Post by rowan » Sat Dec 31, 10:44 2016

I would, but I've got a man who is worth that trust. As with any relationship, you bring to it what you've got; distrust can be one of those things you got (and that can totally be valid, or it can be a weird societal construct). But of course, we also have to recognize when we want that trust as women and the distrust gets thrown at us all the time. I think it's an interesting thing to throw that narrative of distrust over birth control back at men.
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Re: Male birth control study

Post by Pikachu » Sat Dec 31, 11:19 2016

Yeah I'll take "progestogen" the day women have to take male hormones for birth control. :dance2:

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Re: Male birth control study

Post by rowan » Sat Dec 31, 11:31 2016

many tissues producing steroids, including the adrenal glands, testes, and ovaries, produce progestogens.
Removing your balls, then?
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Re: Male birth control study

Post by Pikachu » Sat Dec 31, 12:29 2016

rowan wrote:
many tissues producing steroids, including the adrenal glands, testes, and ovaries, produce progestogens.
Removing your balls, then?
They produce it in minute quantities. In dose dependent larger quantities it is sometimes used in a Male to Female transsexual HRT regimen : https://www.susans.org/forums/index.php?topic=139571.0

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Re: Male birth control study

Post by Sonic# » Sat Dec 31, 14:40 2016

^ I took rowan's post to illustrate that progestogens are not "female hormones" since both men and women produce them, so your declarative statement that you would take none until women took "male hormones" for birth control doesn't work.

It's especially interesting that progesterone (the natural counterpart to progestogens like the "norethisterone" used in the shot) is produced by testes as they produce testosterone. Another interesting detail: females on birth control, females in the follicular stage of a menstrual cycle, and males have roughly the same range of progesterone production. At the very least, this indicates that considerable fudging is required to imagine that progestogens aren't a vital hormone in men but are a vital hormone in women, or that we can consider the sexual features these hormones bring about without also considering the complex processes that allow progestogens to develop breast tissue in the presence of estrogen in some (usually female) bodies but to encourage the production of testosterone in other (usually male) bodies.

I understand being wary that a pill may mess with your hormonal balance in general. I am too, and so I'm glad the study linked to in the OP's article was done and that more studies will be done. But women already mess with their hormonal balance for the sake of birth control, post-menopausal supplements, and so on. A shot of testosterone and progestogen hasn't produced symptoms of developing female sex characteristics in men in that previous study, so comparing this shot to HRT treatments seems like a huge exaggeration.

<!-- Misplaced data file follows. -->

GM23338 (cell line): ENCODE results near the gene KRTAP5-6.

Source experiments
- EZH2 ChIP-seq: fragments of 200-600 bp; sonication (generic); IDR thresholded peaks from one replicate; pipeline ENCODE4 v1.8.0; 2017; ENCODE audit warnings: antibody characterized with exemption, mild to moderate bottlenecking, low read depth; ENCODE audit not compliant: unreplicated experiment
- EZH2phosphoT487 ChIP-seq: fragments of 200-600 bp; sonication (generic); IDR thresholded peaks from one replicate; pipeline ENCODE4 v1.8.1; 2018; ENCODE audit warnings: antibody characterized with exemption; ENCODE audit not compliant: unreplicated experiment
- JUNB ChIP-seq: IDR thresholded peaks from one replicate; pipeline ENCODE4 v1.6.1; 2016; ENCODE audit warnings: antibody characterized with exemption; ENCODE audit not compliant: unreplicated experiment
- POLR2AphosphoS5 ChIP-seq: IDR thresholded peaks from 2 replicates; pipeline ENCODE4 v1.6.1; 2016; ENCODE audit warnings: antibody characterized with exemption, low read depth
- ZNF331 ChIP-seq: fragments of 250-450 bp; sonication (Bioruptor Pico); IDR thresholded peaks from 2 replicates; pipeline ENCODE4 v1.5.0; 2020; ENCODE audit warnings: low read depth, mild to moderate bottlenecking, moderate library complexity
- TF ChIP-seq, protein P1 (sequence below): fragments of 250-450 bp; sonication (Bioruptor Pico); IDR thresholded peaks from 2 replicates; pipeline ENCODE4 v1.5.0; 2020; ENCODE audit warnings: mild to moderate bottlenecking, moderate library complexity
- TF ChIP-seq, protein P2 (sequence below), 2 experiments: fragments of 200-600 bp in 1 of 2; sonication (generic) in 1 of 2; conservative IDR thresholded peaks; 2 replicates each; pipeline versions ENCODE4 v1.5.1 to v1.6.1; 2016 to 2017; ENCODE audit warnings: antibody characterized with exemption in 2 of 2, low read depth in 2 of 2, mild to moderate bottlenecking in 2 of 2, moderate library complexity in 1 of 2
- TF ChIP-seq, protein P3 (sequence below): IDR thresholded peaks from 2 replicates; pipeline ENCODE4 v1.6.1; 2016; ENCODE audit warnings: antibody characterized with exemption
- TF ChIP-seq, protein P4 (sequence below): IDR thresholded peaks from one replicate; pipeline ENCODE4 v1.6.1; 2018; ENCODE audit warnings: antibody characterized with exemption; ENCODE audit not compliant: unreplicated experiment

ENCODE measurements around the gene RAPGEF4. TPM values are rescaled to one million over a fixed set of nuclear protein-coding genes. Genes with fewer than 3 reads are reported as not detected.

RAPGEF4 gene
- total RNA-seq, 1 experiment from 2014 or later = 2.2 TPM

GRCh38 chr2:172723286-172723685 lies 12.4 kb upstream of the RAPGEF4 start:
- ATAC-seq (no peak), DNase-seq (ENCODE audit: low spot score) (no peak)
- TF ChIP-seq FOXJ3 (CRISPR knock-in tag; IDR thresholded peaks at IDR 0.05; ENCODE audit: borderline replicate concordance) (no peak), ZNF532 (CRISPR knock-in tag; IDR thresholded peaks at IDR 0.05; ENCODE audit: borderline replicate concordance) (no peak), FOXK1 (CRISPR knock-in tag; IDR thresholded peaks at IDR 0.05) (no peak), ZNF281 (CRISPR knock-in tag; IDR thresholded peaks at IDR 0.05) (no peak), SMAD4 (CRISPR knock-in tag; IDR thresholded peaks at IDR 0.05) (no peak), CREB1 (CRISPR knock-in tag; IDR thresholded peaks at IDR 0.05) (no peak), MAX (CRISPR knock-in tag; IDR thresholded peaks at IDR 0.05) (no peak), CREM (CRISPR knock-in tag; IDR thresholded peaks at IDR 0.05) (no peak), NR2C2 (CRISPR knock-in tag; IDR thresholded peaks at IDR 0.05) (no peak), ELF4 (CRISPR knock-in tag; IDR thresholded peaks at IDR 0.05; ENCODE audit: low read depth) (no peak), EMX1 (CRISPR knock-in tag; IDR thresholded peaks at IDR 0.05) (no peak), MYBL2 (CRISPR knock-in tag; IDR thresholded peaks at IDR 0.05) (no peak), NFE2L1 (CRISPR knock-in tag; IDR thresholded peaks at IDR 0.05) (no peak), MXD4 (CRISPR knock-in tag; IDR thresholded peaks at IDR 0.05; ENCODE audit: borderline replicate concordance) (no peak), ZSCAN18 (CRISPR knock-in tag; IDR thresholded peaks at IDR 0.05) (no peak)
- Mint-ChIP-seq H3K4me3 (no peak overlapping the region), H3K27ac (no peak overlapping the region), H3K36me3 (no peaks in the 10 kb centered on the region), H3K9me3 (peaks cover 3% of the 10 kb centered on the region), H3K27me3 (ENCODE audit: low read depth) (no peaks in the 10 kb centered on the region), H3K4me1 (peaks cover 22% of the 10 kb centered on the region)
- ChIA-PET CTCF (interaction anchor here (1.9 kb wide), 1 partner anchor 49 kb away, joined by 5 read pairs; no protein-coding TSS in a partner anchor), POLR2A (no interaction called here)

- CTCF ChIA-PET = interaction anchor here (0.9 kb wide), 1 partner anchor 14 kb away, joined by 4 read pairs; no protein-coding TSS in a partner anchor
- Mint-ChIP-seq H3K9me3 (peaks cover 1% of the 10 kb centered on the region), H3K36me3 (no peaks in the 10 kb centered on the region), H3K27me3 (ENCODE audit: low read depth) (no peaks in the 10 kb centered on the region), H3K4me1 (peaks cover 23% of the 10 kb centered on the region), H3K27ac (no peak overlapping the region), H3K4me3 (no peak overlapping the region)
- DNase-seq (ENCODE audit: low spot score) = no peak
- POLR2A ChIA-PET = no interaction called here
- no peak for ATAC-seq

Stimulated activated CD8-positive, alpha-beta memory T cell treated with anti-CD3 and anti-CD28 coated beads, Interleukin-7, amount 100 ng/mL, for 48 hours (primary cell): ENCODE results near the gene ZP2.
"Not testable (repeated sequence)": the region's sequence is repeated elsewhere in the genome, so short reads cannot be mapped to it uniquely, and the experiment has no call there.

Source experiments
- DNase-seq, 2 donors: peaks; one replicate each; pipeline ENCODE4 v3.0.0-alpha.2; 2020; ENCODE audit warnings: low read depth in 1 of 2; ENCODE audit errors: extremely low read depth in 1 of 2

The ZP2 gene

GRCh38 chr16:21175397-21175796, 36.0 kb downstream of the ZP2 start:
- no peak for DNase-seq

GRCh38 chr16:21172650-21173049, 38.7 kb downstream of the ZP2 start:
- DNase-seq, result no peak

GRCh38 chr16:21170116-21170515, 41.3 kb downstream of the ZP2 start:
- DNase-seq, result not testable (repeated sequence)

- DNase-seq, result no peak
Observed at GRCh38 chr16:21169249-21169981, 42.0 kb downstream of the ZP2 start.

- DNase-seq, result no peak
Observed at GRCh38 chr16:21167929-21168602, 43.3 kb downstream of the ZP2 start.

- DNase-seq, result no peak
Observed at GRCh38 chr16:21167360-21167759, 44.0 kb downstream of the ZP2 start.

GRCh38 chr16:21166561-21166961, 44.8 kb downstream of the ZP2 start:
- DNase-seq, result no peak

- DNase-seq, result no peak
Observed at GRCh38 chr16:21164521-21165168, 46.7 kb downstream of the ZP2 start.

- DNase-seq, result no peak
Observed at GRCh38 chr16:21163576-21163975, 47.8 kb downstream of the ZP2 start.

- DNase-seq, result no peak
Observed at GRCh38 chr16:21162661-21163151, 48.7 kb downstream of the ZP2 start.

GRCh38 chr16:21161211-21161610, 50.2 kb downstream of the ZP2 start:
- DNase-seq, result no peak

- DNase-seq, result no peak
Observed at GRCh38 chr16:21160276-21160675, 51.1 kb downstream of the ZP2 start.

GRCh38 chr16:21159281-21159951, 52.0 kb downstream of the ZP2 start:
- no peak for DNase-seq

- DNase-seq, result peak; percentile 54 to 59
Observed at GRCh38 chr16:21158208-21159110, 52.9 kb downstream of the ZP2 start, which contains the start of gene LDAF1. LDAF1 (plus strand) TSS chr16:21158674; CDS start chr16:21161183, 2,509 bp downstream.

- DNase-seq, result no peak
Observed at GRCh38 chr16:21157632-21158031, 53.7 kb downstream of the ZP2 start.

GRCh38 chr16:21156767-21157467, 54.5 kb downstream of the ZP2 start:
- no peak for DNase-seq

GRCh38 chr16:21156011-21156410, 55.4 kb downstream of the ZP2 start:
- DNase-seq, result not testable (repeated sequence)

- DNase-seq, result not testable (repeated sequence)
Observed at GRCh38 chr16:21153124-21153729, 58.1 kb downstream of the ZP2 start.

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Re: Male birth control study

Post by Pikachu » Sun Jan 1, 17:10 2017

Sonic# wrote:^ I took rowan's post to illustrate that progestogens are not "female hormones" since both men and women produce them, so your declarative statement that you would take none until women took "male hormones" for birth control doesn't work.
In the quantities provided in these pills they're female hormones. Or more accurately , feminizing hormones. Men may naturally produce progesterone, but by your logic because women naturally produce testosterone also, women should have no problem taking exogenous testosterone in their birth control

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Re: Male birth control study

Post by Sonic# » Sun Jan 1, 20:37 2017

Or more accurately , feminizing hormones.
No they aren't. Producing feminine qualities isn't among the side effects.

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Re: Male birth control study

Post by Pikachu » Sun Jan 1, 21:38 2017

Sonic# wrote:
Or more accurately , feminizing hormones.
No they aren't. Producing feminine qualities isn't among the side effects.
I don't see it saying they took MRI's or any other form of brain scan in order to know that.

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Re: Male birth control study

Post by Nech » Mon Jan 2, 9:16 2017

Pikachu wrote:I don't see it saying they took MRI's or any other form of brain scan in order to know that.
So in other words, you're guessing? Since they haven't taken an MRI to prove/disprove it?

Should also be noted that if you're on feminizing hormones the effects are pretty noticeable physically in a majority of cases.
Where there's smoke, there's fire. Just because you can't see it doesn't mean it doesn't exist. So just shut up, and bring some water.

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Re: Male birth control study

Post by Enigma » Mon Jan 2, 12:22 2017

Nech wrote:
Pikachu wrote:I don't see it saying they took MRI's or any other form of brain scan in order to know that.
So in other words, you're guessing? Since they haven't taken an MRI to prove/disprove it?

Should also be noted that if you're on feminizing hormones the effects are pretty noticeable physically in a majority of cases.
What exactly are you expecting to see on an MRI? Gender differences between brains really isn't that stark.
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Re: Male birth control study

Post by Nech » Mon Jan 2, 20:55 2017

Enigma wrote:What exactly are you expecting to see on an MRI? Gender differences between brains really isn't that stark.
Also this --^
Where there's smoke, there's fire. Just because you can't see it doesn't mean it doesn't exist. So just shut up, and bring some water.